1 cup all-purpose flour*
3/4 cup almond flour
1 tsp. baking powder
1/2 tsp. baking soda
1/2 tsp. salt
1/2 tsp. ground cinnamon
3/4 cup cane sugar
1 stick unsalted butter, softened but not melted
2 large eggs
1 tsp. vanilla extract
1 tsp. almond extract
1 Tbsp. amaretto (optional)*
1 cup buttermilk*
Whipped cream for serving, if desired
Amaretto is an Italian, almond-based liqueur. It is lower proof than whiskey or vodka, slightly sweet and plays very nicely with cherries. If you avoid alcohol, you can get close to this flavor with almond extract. Drizzle 1 teaspoon over the cherry mixture and increase to 2 teaspoons in the cake. Real almond extract, by the way, also usually contains alcohol as a suspension for the almond flavor, but the amount will be minimal.
Remember the rule for measuring flour? In baked goods such as this, using the correct amount will really make a difference. Dipping your measuring cup straight into the flour container is a sure-fire way to have a dry and crumbly cake. I trust a kitchen scale for most of my baking, but if you don’t have one, follow the simple “fluff, sprinkle, level” method—fluff the flour with a whisk or fork, sprinkle it over the dry measuring cup to overflowing, level it off with the back of a knife.
Don’t be tempted to substitute regular milk for the buttermilk in this recipe. The acidity in the buttermilk will lend a subtle tanginess to the cake, and it also reacts with the baking powder and soda for leavening.
- Preheat oven to 375°.
- Place a 10” cast iron skillet over medium heat. Melt the butter, then add the brown sugar and cook until the sugar is dissolved, and the mixture appears lightly foamy.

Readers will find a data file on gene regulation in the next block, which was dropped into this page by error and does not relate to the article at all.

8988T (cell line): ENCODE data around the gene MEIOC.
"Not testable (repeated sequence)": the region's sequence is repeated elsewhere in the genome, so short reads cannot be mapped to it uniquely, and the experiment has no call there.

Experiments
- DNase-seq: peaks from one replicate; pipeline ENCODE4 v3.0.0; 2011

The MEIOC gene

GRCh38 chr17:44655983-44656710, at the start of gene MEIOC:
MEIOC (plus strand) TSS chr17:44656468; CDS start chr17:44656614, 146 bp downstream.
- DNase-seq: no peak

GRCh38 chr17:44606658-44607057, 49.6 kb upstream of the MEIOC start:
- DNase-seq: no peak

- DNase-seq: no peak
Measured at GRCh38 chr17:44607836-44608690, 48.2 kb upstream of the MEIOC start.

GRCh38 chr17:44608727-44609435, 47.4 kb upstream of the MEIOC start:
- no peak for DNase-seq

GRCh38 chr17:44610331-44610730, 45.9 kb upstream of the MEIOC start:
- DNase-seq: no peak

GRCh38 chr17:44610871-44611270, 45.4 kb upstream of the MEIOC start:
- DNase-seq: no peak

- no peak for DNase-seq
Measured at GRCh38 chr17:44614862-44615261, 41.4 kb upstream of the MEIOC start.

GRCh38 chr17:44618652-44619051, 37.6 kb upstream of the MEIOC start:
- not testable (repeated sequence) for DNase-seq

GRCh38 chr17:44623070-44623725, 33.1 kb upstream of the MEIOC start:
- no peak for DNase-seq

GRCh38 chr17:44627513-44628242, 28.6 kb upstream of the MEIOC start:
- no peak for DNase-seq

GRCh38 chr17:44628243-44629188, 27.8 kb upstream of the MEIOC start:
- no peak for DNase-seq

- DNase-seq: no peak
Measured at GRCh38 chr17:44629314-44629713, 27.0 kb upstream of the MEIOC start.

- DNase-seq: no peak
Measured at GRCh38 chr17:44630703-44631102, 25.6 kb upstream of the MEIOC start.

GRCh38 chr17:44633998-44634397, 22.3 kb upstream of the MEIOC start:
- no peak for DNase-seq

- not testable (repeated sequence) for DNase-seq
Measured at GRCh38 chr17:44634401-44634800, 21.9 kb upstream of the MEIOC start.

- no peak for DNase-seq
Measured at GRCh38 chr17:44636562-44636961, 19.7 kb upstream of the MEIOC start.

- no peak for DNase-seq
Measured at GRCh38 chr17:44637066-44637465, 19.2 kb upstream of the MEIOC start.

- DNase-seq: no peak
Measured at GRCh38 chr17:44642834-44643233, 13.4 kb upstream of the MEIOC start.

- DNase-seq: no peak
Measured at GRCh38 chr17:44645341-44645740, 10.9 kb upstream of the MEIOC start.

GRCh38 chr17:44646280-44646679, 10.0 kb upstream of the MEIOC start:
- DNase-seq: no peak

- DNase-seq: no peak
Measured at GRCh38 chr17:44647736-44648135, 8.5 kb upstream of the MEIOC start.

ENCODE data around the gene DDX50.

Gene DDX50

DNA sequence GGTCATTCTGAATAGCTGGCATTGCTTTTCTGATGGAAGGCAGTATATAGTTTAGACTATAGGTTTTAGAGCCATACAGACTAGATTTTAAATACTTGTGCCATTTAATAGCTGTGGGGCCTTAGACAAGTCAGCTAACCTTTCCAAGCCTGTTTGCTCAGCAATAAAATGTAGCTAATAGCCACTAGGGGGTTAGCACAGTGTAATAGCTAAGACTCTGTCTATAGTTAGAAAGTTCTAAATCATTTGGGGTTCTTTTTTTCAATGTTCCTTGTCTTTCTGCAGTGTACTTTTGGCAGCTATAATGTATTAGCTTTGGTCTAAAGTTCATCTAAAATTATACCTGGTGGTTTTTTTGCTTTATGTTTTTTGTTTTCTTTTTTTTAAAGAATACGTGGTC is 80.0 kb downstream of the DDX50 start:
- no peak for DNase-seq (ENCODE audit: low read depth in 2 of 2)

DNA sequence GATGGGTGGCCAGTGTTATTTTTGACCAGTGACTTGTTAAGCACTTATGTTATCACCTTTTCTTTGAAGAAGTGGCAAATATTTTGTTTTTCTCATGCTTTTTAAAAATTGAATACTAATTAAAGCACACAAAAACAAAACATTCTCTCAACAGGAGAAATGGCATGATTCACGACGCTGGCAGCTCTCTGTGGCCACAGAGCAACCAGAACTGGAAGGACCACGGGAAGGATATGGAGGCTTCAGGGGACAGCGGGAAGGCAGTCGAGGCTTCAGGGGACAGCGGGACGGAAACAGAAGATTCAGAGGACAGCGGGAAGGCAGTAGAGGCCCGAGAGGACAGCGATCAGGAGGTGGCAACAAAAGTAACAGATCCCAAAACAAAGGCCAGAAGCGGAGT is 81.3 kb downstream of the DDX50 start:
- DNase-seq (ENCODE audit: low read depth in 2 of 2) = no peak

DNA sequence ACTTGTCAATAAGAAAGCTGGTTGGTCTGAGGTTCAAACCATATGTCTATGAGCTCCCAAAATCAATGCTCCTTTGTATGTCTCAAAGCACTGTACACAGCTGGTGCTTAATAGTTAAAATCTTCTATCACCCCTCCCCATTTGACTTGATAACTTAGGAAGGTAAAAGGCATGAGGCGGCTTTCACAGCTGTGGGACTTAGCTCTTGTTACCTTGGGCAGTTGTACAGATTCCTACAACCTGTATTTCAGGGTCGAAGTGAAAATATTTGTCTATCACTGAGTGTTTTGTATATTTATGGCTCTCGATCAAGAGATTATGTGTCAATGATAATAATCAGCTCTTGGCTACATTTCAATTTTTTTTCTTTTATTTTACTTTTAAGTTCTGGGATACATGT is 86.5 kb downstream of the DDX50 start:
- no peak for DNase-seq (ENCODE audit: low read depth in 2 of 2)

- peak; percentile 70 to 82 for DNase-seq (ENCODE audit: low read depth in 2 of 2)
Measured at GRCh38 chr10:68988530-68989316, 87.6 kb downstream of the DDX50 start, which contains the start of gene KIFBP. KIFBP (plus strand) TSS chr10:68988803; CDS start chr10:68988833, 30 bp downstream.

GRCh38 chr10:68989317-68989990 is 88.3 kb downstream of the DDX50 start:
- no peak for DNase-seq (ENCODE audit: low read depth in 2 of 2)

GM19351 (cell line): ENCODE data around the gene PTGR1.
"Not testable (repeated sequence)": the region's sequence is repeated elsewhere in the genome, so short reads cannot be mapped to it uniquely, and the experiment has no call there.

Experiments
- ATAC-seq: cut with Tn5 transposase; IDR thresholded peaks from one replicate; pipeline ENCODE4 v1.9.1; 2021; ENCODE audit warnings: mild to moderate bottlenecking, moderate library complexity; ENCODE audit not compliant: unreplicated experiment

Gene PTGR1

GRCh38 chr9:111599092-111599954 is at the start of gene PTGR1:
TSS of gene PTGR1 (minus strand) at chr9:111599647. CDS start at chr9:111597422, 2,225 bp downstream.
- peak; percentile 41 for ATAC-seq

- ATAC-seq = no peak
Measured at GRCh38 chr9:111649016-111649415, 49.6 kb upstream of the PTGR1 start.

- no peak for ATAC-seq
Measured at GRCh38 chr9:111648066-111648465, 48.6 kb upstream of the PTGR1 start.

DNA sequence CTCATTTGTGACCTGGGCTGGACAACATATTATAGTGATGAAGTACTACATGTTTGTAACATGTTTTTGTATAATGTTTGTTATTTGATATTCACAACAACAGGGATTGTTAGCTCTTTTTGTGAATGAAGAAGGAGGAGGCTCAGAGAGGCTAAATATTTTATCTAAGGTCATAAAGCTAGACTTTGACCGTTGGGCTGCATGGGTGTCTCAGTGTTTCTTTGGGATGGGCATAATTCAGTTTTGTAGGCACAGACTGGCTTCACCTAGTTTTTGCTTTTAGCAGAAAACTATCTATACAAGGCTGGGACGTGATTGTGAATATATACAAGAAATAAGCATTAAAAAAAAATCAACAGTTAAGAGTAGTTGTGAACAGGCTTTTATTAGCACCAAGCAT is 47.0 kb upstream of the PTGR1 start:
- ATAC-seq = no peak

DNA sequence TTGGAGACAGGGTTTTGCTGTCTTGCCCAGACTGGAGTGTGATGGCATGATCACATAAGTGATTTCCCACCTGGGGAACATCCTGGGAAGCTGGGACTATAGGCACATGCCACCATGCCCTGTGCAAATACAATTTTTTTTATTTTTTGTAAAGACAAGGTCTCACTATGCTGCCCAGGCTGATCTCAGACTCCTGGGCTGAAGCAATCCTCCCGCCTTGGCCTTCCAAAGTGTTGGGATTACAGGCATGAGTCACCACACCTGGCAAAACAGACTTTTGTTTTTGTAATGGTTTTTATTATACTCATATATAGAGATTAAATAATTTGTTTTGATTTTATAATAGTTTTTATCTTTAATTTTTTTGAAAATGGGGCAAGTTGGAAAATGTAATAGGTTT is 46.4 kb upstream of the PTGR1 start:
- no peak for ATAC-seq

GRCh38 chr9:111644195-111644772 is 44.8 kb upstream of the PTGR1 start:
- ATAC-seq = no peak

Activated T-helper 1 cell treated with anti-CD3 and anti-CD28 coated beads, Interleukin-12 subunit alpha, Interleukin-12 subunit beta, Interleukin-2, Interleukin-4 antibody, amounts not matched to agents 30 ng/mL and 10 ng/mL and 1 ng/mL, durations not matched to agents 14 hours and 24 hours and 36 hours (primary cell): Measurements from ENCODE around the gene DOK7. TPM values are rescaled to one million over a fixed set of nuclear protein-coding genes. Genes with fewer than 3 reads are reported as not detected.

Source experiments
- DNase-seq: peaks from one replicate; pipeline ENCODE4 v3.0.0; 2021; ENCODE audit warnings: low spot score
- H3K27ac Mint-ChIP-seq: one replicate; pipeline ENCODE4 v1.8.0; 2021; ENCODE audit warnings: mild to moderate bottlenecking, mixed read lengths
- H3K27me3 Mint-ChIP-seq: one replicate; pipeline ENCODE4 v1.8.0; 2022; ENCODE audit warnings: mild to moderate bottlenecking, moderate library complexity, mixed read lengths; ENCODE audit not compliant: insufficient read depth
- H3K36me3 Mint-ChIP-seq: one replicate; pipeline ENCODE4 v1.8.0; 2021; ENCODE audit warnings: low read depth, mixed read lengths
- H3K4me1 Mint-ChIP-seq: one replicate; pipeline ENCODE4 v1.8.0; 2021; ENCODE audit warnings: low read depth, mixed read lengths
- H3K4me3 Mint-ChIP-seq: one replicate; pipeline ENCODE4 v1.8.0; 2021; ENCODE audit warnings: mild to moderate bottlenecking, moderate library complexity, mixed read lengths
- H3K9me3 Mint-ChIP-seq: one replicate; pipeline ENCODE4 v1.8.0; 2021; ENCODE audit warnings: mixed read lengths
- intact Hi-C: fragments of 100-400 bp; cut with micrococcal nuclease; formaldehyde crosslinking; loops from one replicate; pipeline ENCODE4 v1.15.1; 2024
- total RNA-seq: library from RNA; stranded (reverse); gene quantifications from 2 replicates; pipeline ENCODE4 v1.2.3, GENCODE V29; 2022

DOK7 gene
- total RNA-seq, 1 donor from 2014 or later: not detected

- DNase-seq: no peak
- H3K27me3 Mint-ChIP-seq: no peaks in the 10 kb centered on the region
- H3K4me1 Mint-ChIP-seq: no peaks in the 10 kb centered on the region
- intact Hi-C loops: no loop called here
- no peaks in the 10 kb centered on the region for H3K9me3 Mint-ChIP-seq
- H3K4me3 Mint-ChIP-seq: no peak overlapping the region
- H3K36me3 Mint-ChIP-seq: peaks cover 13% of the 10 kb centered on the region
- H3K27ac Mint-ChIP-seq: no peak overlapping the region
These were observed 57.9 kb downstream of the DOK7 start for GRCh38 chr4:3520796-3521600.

- Pour in the amaretto and swirl gently to evenly distribute throughout the butter and sugar mixture. Remove from heat and arrange the cherries close together over the mixture.
- In a medium bowl, whisk together flour, almond flour, baking powder, soda, salt and cinnamon.
- In a mixing bowl, beat together the butter and sugar until it’s evenly combined and fluffy. Add one egg and beat until smooth, repeat with the second egg. Then, beat in vanilla and almond extracts, plus additional amaretto, if desired.
- Beat in 1/3 of the flour mixture, blending only until dry ingredients are thoroughly incorporated. Beat in half the buttermilk until smooth. Repeat with flour and buttermilk, then the remaining flour.
- Pour the batter evenly over the cherries in the skillet. Smooth the top with a rubber spatula to evenly distribute the thick batter.
- Slide the skillet into the oven and bake about 50 minutes, or until a toothpick comes out clean.
- Allow cake to cool at least 15 minutes before inverting it to a large serving platter. To do this successfully, first slide a butter knife around the edges of the cake, to loosen any areas where it might be sticking. Center the plate, face-side down, over the skillet, then carefully hold the skillet and plate together and turn them over. I’ve found this to be easy, as long as you don’t allow the cake to cool too long. If it sticks too much to release, turn the pan right side up again and briefly heat it over a low burner. This will melt and soften the butter again for easier release.
Allow the cake to cool completely. Cut into wedges and serve with a dollop of freshly whipped cream (spike with amaretto, if you wish).
Store leftovers in the fridge, covered with foil or plastic wrap.